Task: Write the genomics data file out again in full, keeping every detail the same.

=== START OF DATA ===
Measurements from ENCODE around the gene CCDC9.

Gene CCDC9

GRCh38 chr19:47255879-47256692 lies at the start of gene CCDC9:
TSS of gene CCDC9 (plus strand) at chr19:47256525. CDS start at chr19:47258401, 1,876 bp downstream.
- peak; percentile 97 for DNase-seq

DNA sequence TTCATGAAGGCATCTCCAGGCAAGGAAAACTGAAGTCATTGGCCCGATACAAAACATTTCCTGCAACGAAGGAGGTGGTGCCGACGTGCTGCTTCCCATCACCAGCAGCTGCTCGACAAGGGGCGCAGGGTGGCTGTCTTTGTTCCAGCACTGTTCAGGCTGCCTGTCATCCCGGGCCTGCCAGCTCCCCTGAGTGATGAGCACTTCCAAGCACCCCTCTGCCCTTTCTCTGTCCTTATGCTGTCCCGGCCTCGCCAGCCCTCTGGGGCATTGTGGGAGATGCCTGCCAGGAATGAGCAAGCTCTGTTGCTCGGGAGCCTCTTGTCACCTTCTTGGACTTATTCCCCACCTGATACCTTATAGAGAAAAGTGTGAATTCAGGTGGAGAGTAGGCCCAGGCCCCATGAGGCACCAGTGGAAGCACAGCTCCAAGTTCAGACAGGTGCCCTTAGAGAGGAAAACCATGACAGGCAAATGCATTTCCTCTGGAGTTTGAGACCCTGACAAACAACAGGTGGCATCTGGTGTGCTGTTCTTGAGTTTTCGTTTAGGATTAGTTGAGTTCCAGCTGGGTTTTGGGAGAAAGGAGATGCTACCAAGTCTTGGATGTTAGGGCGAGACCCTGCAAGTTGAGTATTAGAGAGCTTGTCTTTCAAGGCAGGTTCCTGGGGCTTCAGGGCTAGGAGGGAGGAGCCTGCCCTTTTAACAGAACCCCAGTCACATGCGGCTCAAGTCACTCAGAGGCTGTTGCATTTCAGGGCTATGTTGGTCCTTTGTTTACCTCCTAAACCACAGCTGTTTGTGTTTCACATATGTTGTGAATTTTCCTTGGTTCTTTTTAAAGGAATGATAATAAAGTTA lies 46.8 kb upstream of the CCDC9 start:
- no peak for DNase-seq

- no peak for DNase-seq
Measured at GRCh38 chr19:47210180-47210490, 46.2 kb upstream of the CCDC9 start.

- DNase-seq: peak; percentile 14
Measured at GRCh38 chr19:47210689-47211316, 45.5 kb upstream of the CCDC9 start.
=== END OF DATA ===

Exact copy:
Measurements from ENCODE around the gene CCDC9.

Gene CCDC9

GRCh38 chr19:47255879-47256692 lies at the start of gene CCDC9:
TSS of gene CCDC9 (plus strand) at chr19:47256525. CDS start at chr19:47258401, 1,876 bp downstream.
- peak; percentile 97 for DNase-seq

DNA sequence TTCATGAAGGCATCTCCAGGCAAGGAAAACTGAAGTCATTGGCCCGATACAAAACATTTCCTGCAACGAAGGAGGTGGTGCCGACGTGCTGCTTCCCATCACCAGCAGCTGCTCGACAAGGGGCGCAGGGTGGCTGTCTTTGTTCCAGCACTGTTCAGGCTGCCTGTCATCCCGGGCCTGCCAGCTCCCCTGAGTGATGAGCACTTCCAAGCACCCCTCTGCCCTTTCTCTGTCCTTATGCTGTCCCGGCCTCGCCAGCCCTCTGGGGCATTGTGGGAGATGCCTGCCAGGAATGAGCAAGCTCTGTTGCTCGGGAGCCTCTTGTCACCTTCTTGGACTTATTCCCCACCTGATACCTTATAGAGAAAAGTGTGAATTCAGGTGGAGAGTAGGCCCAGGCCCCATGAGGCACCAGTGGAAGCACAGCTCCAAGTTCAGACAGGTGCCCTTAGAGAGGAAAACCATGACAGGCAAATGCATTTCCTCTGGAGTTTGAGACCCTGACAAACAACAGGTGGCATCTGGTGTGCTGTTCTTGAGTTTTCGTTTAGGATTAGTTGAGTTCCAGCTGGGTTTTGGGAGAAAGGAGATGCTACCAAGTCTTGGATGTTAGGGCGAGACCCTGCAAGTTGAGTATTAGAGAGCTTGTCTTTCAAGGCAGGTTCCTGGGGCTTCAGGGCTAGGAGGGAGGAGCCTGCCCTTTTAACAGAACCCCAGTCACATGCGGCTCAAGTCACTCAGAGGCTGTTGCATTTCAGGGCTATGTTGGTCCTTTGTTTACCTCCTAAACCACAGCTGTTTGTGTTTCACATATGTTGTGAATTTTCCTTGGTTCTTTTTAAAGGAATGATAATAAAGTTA lies 46.8 kb upstream of the CCDC9 start:
- no peak for DNase-seq

- no peak for DNase-seq
Measured at GRCh38 chr19:47210180-47210490, 46.2 kb upstream of the CCDC9 start.

- DNase-seq: peak; percentile 14
Measured at GRCh38 chr19:47210689-47211316, 45.5 kb upstream of the CCDC9 start.